29 Masham – Leyburn

Masham to Leyburn 16.4 miles (26.2Km.)

Countryside Volunteers in North Yorkshire

Countryside Volunteers in North Yorkshire

The Countryside Volunteers have been busy on the path leaving Masham. New gates and signs help us find our way then we are abandoned at the Marfield Nature Reserve and the active gravel pit beyond but it’s not a major challenge to find a way through both. Our route follows the Ure for most of the day often along the river bank, this is the most intimate we become with the Yorkshire rivers. It is attractive, a character appreciated by others as I note I’m sharing the path with more walkers along these waterside sections.

Jervaulx Abbey & sheep

Jervaulx Abbey & sheep

The approach to Jervaulx through the park is pleasing in the sunshine with a variety of trees offering a mix of fresh spring colours from yellow to the stunning Copper Beech. The sheep here have become accustomed to people and stand and stare rather than turning their backs and running away, so I get some better pictures. I’m tempted to wander from the path to take a closer look at the Abbey remains but what more do I really want to see? It looks pretty good from here.

Coverbridge Inn - praised by CAMRA

Coverbridge Inn - praised by CAMRA

As I approach Cover Bridge the river bed shows signs of flood devastation with tree trunks and boulders left high and dry away from the present course of the river. Having driven along the road from Masham to Leyburn a number of times I had noted the Cover Bridge Inn but being located on a bend in the road it had always appeared a very difficult place to stop. I now had an opportunity to sample the attractive Inn and found the inside as appealing with a wide choice of real ales and a proud display of certificates from the local branch of CAMRA, plus a car park in the field opposite.

River Cover stepping stones

River Cover stepping stones

Leaving the inn there was more evidence of flood damage repairs along the back before I arrived at a local beauty spot where families were grouped around picnic baskets and children paddled in the river and played on the stepping stones.

I’ve enjoyed this section of the walk north of Hathersage and no argument, the scenery has been stunning give or take the occasional grot spot. Perhaps it’s all been too nice. Further south it was nice with the occasional wow prompting me to make a photographic record. At Middleham that changes and walking into the town from the south is the best way to get that wow as the scale of the remains hits us as we turn into the lane to enter the town.

Fishing in the River Ure

Fishing in the River Ure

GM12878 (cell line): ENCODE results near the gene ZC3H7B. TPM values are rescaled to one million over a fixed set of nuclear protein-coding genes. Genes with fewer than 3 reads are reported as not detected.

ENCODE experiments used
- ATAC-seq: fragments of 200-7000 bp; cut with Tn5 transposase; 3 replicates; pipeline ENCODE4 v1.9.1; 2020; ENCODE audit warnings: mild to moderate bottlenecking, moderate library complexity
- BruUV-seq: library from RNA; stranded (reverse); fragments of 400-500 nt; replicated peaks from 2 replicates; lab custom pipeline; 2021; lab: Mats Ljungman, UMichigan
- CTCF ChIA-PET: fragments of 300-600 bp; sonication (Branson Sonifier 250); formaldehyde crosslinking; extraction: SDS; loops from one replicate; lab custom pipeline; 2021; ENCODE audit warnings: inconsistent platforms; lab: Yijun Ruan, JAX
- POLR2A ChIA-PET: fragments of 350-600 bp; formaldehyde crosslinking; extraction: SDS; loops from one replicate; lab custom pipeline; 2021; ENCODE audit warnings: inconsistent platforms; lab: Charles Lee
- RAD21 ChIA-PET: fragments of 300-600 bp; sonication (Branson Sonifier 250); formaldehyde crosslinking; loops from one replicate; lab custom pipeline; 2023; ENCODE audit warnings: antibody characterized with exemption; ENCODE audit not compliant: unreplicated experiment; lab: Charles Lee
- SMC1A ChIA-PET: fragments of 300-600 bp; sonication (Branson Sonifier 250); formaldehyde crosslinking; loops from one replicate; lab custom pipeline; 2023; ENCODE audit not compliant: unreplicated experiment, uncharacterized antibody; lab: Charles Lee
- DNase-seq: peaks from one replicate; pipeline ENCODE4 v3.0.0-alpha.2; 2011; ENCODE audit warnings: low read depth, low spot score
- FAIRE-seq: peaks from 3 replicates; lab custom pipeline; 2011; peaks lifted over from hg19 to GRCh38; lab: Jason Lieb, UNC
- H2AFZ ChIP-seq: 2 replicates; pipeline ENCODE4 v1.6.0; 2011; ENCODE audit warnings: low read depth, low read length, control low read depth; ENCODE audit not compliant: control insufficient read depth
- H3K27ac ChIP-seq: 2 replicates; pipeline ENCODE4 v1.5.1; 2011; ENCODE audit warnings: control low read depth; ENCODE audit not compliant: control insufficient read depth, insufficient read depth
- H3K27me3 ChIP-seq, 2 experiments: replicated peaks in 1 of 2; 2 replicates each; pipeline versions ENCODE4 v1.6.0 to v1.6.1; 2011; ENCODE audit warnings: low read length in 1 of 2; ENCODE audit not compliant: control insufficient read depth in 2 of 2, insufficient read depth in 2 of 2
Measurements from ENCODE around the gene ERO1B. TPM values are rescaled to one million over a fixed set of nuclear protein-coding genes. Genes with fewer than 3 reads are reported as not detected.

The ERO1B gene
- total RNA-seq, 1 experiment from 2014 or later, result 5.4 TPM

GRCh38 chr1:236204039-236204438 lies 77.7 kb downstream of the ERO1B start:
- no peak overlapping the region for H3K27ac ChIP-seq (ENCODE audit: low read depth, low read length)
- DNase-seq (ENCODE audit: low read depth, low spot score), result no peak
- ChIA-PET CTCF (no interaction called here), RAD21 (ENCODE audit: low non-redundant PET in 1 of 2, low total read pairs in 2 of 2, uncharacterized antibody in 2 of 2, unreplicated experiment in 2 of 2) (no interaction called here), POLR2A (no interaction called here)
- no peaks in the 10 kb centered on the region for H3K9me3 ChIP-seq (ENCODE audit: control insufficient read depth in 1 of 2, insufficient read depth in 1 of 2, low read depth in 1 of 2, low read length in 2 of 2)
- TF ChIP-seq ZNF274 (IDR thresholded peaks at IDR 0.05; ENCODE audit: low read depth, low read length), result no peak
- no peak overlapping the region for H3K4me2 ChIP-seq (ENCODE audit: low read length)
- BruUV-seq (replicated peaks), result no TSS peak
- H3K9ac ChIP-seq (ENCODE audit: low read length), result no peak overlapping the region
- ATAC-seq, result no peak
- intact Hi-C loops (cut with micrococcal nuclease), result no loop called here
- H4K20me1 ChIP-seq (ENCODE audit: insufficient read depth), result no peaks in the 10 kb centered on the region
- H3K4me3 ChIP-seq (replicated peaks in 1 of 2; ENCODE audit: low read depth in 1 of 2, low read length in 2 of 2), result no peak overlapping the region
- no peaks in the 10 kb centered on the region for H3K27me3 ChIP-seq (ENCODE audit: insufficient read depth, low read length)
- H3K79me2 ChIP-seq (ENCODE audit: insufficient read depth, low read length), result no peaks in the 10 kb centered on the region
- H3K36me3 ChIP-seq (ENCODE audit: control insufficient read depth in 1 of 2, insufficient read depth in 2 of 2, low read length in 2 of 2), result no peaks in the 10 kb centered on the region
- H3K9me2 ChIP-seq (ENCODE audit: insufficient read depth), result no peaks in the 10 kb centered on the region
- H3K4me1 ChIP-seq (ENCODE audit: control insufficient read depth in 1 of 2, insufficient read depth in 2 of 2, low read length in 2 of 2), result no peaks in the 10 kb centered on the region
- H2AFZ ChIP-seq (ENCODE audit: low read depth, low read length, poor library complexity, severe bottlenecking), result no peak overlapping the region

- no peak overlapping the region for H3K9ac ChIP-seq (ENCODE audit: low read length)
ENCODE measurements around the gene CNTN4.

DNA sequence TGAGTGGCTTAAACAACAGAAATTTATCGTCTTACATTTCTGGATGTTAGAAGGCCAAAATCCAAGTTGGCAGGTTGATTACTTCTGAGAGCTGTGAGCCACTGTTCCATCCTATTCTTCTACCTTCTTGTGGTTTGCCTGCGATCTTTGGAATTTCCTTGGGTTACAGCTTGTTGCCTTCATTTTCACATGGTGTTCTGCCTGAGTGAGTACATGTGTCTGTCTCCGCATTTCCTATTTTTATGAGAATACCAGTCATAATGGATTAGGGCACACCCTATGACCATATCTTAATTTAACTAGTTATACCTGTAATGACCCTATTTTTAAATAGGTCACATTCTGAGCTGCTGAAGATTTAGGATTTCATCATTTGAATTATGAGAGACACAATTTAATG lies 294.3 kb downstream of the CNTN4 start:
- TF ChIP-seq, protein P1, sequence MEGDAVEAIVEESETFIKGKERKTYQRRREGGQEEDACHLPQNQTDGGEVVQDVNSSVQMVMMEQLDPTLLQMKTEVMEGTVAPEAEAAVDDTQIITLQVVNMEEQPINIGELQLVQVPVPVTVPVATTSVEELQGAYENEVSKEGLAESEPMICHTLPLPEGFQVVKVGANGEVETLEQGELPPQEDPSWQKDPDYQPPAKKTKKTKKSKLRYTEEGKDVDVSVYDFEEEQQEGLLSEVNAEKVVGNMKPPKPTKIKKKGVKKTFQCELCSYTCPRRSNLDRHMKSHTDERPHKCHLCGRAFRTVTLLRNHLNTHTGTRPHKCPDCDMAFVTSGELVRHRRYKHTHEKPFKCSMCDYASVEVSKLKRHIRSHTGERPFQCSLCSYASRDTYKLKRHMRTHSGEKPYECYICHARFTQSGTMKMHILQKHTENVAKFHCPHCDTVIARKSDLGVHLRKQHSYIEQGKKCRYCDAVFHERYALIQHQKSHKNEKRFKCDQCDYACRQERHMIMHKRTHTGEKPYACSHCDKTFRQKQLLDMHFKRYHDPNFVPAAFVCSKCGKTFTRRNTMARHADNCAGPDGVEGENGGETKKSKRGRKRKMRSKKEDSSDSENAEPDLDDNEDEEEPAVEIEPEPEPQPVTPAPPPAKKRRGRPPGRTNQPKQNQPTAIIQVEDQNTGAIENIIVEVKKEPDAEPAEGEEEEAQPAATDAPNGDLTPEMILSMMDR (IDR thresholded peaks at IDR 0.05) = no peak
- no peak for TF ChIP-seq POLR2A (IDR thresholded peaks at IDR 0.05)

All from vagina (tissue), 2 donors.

Today this horse racing centre is open house to the public and the place is heaving. I had been warned but on foot I had no worries about getting through the traffic or finding a place to park. Stables were open and everything horsey was on sale from stalls in the small market place.

Leaving the crowds of Middleham my memory is drawn back to the early days of this Great English Walk. In Gloucestershire last year I mused on the rhyme, Ash before Oak, in for a soak, Oak before Ash, in for a splash. With such a dry April I could see that adjacent Ash and Oak trees had got it right, with no sign of green on the former and a hint of green on the latter.

Wensley Bridge gateway to Wensleydale

Wensley Bridge gateway to Wensleydale

Another pinch point and our guides decide on a detour taking us to Wensley Bridge before approaching Leyburn. It was interesting to note that the Wensleydale Branch of the Council for the Protection of Rural England issued a blue plaque for enhancing the local environment by imaginative and sensitive development of Bridge House. This was the first such commendation to a private property in 1995, has this remained an annual award I wondered?

After crossing the nature reserve at Leyburn Old Glebe Field I catch up with other walkers but true to form I’m directed along a less used path and our ways quickly part company. I can hear a train on the Wensleydale Railway and consider waiting to take a picture but the sound told me this was the standard motive power on this preserved line and diesels have little appeal to me.

The Shawl - Leyburn

The Shawl - Leyburn

It surprises me how easy it to be shown something new in a place I think I know well. Shawl Fields was yet one more such place, new for me but well known by many others and I have to wait to take my turn through the gate before making my way into a busy market place where tourists and locals keep the traders busy on a perfect spring afternoon and Easter Good Friday.

 
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Great English Walk map of section 29

Great English Walk map of section 29

 

 

Great English Walk hills and dales of section 29

Great English Walk hills and dales of section 29

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